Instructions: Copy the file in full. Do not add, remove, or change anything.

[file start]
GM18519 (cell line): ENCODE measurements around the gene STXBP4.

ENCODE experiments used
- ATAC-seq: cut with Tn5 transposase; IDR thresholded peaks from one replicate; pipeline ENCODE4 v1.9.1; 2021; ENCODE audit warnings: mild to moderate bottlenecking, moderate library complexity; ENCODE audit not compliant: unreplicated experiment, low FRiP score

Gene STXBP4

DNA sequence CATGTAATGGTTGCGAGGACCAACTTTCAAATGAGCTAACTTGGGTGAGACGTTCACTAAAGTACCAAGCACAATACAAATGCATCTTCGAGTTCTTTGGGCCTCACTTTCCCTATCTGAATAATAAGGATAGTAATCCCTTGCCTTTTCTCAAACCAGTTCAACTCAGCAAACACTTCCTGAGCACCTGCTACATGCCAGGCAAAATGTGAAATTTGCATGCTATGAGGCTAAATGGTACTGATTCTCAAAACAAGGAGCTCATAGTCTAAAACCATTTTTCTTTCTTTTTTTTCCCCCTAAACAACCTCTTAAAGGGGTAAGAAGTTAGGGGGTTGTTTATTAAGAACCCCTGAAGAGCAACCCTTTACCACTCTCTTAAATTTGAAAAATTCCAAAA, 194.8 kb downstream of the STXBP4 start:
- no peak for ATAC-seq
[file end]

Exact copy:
GM18519 (cell line): ENCODE measurements around the gene STXBP4.

ENCODE experiments used
- ATAC-seq: cut with Tn5 transposase; IDR thresholded peaks from one replicate; pipeline ENCODE4 v1.9.1; 2021; ENCODE audit warnings: mild to moderate bottlenecking, moderate library complexity; ENCODE audit not compliant: unreplicated experiment, low FRiP score

Gene STXBP4

DNA sequence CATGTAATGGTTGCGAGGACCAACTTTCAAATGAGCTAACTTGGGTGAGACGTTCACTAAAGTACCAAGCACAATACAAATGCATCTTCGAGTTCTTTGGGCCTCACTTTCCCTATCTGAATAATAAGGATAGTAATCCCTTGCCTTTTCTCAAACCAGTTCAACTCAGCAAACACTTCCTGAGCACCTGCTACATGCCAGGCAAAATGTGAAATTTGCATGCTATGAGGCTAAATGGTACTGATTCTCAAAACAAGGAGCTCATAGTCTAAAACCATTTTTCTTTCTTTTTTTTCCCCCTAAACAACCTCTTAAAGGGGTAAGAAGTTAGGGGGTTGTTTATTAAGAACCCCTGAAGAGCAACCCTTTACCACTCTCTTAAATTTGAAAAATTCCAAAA, 194.8 kb downstream of the STXBP4 start:
- no peak for ATAC-seq